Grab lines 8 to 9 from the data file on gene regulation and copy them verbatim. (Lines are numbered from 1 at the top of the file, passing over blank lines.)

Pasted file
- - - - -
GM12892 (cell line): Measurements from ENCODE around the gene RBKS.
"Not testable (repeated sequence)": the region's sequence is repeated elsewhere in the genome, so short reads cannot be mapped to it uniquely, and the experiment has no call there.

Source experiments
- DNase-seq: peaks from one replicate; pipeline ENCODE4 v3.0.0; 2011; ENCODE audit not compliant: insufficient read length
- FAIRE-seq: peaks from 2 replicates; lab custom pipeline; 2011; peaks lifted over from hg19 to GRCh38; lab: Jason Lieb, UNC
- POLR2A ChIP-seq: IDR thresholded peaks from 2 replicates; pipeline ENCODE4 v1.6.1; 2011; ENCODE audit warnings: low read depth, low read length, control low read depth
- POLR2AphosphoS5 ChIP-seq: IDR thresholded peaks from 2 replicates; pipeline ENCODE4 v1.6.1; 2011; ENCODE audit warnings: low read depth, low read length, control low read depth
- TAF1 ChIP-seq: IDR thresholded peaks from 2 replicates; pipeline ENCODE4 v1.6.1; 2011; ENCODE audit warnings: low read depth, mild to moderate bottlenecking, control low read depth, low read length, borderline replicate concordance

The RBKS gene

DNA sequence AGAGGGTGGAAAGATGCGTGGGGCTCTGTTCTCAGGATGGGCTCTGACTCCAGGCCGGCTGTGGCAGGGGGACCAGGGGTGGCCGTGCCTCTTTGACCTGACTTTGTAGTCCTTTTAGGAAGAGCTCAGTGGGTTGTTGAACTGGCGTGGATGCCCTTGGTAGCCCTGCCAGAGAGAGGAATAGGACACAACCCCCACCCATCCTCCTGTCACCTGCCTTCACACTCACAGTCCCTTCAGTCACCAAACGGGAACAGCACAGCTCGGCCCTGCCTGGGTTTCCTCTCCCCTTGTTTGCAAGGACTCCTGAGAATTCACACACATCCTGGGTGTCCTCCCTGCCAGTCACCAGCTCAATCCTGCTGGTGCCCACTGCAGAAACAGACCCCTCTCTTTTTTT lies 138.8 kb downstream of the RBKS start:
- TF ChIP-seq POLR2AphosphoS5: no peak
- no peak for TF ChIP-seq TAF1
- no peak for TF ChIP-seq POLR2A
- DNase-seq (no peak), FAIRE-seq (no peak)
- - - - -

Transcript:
- TAF1 ChIP-seq: IDR thresholded peaks from 2 replicates; pipeline ENCODE4 v1.6.1; 2011; ENCODE audit warnings: low read depth, mild to moderate bottlenecking, control low read depth, low read length, borderline replicate concordance

The RBKS gene